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I was feeding Moxie the other day, glanced out the window, saw a troup of special-needs kids walk by and lost it.

I mean, I lost it.

Put down Moxie’s food, head in my hands and bawled.

The big, gulping kind of bawl. The damn-I’m-losing-it kind of bawl.

Concerned, Micah came around, “why are you crying, Mama?”
I couldn’t answer. I was too busy trying to catch my breath.
“Are you crying because of a monster?”
I started to say no, but then I realized that I was – monsters, after all, were invading my brain. So I nodded yes.

Be not scared of monsters, Mama. You should not be scared of monsters.”

It’s all a-jumble.

I’m heart-stoppingly scared that Moxie will be like those kids.

I’m deeply ashamed of that fear.

I think that from the perspective of those kids, life can be quite a peach. And I’m sure their parents would not appreciate my not wanting my daughter to join their troup (therein my shame lies).

Their lives have meaning, purpose, joy – I know it.

And I *still* don’t want my Moxie to be grouped with them.

Be not scared of monsters, Mama. You should not be scared of monsters.”

The  monsters, the thoughts that scare.

All parents have them.

Different monsters, some that lie in wait under the bed, some that lurk behind the door.

Some that scare us into thinking our kid will be hurt in a car crash, that our kid might be teased, might not have friends. Might walk, talk, laugh, think differently. Or that our kid might, heart-breakingly, succumb to some substance that might destroy them. Us parents all have monsters, don’t we?

Be not scared of monsters, Mama. You should not be scared of monsters.”

And so.
I’ll take another deep breath.
Turn on the flashlight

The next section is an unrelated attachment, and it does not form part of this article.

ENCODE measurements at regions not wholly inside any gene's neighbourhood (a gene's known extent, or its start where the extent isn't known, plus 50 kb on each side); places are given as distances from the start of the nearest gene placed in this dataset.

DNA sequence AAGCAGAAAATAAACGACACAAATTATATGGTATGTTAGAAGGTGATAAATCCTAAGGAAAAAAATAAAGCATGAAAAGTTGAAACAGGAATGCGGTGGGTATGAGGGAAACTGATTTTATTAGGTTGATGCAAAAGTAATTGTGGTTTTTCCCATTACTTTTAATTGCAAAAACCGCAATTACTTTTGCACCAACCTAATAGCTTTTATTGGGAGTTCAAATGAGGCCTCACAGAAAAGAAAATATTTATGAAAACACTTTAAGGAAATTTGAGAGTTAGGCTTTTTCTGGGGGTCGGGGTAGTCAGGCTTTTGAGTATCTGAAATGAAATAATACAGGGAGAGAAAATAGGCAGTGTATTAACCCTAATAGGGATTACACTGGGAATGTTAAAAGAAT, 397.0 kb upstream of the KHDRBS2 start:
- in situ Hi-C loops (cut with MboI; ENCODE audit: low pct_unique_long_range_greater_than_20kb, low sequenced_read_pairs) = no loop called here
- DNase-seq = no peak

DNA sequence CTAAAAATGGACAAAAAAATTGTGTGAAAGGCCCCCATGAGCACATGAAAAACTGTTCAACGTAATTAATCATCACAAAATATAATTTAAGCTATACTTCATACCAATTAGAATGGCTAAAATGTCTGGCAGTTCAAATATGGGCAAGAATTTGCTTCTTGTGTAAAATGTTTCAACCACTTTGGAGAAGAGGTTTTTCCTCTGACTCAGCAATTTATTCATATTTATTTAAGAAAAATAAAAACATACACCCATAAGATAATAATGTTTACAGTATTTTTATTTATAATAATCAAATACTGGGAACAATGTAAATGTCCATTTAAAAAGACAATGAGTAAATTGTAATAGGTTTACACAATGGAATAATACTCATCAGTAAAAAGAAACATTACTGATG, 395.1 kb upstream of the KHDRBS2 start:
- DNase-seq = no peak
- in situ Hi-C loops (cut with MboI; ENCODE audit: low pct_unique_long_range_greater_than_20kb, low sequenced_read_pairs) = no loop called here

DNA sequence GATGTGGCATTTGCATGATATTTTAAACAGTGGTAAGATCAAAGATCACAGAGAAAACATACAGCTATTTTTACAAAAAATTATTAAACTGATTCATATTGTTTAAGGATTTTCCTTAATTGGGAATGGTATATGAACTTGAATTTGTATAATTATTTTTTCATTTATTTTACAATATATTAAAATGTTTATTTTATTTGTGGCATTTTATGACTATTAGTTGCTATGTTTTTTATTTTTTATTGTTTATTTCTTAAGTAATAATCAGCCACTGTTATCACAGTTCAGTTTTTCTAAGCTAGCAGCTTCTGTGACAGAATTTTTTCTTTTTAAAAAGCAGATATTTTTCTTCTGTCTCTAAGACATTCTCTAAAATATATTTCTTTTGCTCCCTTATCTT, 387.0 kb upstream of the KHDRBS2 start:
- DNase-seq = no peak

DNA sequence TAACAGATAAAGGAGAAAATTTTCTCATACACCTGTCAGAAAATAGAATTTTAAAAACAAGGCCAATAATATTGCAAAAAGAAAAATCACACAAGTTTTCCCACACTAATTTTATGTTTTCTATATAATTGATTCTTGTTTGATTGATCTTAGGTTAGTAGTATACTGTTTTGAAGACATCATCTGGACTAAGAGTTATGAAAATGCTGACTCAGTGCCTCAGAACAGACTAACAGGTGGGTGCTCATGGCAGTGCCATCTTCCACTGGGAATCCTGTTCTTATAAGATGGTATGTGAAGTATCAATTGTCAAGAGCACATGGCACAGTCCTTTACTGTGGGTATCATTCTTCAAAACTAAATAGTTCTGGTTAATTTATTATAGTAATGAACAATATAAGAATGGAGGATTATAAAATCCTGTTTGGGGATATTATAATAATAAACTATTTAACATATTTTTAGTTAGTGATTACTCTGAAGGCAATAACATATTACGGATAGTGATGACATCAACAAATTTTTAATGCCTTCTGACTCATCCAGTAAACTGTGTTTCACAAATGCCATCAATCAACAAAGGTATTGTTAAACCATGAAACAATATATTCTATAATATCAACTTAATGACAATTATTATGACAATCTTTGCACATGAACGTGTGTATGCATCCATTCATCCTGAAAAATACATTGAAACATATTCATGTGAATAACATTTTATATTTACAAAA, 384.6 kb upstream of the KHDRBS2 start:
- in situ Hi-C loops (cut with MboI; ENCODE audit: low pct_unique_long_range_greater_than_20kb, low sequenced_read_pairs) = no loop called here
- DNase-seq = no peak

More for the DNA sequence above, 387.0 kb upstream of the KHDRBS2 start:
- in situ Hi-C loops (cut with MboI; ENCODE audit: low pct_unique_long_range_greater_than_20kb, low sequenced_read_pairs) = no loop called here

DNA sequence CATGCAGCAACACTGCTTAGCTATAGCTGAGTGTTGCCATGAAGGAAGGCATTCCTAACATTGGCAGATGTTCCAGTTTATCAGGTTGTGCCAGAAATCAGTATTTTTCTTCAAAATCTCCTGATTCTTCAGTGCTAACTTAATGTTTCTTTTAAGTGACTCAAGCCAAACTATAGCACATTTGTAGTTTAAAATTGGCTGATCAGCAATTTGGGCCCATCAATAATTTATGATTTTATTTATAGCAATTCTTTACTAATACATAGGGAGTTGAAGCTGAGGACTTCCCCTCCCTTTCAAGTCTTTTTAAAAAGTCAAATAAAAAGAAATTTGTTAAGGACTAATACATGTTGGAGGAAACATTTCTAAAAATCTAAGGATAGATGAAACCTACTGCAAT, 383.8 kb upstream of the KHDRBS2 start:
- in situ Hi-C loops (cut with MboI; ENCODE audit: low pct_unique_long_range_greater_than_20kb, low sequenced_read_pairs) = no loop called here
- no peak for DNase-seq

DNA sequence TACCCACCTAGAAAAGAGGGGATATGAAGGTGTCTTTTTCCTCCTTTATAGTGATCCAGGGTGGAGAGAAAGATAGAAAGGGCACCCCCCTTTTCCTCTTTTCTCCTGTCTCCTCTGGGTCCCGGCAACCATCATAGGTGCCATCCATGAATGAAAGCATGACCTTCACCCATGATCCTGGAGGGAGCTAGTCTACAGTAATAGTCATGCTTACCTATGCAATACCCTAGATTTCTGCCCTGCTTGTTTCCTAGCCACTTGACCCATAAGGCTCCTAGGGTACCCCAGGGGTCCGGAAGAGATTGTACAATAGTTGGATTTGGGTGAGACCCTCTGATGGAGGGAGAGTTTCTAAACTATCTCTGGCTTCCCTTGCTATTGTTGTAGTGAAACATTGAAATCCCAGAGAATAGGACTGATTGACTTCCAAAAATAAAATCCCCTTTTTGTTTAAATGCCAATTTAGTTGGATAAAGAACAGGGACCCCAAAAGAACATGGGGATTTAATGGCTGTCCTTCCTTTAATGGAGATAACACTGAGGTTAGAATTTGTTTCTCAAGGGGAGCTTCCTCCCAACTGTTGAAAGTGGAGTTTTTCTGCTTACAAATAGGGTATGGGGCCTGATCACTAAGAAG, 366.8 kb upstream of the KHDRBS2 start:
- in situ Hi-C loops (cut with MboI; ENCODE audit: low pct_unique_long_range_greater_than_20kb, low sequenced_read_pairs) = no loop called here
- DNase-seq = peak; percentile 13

Face that sucker
Pack it away, put it in the worm bin
It has no place here

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  1. Anna Theurer says:

    Thank you for this brutally honest post. We have all been there. I am scared of the time when the social gap between her and her peers widens–the time when she doesn't get invited to the birthday parties at school or to a slumber party. Or if and when the time comes my best friend's daughter no longer wants to hang with Ellie. Micah is a wise child for I shall start repeating to myself "be not scared of monsters" whenever these thoughts invade my brain.

  2. Sally Carter says:

    I love you Meriah. From wherever I may be, to wherever you are, you will always be in my heart, and I will always be your friend and hold you tight. That is all.
    Except to say the photo of Moxie in a big biiig hat is adorable. Now that is all xxx

  3. Team Lando says:

    Micah is a smart one. Moxie is very lucky to have him! (And it goes without saying, they're both lucky to have you!)

  4. This has happened to me before, and just knowing that someone else has had that same moment of fear and sadness hit them, helps me know these feelings are normal. Thank you for sharing this 🙂

  5. This post made me tear up. I've felt that before, too. Thank you for being so honest, for sharing what so many others think and feel but are too scared to say. You're an amazing woman and mother, Meriah.

    Oh, and I have to agree with Sally about that pic of Moxie – deeeeeelicious!!!!

  6. This socked me in the gut. So painful and beautiful.

  7. I think our community would benefit from more honesty like this.

    These feelings aren't "all the time" feelings, but they happen, and I think if we were all willing to be this honest, we'd feel a lot less lonely when we're feeling them.

  8. well, the other commenters got to it first but…
    Thanks for the honesty!
    Our underlying programming, fears, socialization…al of that is not magically undone when a baby with special features comes into our life. We may be able to readjust our conscious thoughts and belief as we grow more wise but there's a lot of programming deep inside that doesn't give up just cause we wish it would.
    I feel so grateful to have Nava in a time/society where we have constructive ways to share the brutally honest truth together and learn from it. I cannot imagine going down this path wrapped up in a "always be positive and smile and never tell anybody I'm hurting" mode like our culture used to expect.
    Thanks again and hugs!

  9. Diana Hudson, MSW says:

    To Anne, if and when those "friends' weed themselves out of your darlin's life…consider it a gift.

  10. Pampered Mummy says:

    I have just stumbled across your blog and love your honesty. I think as parents we all do have monster that lurk, waiting to jump out. I have similar monsters where I worry my children will struggle ans suffer from depression like their father. Thank you for sharing this and I will subscribe to read more.

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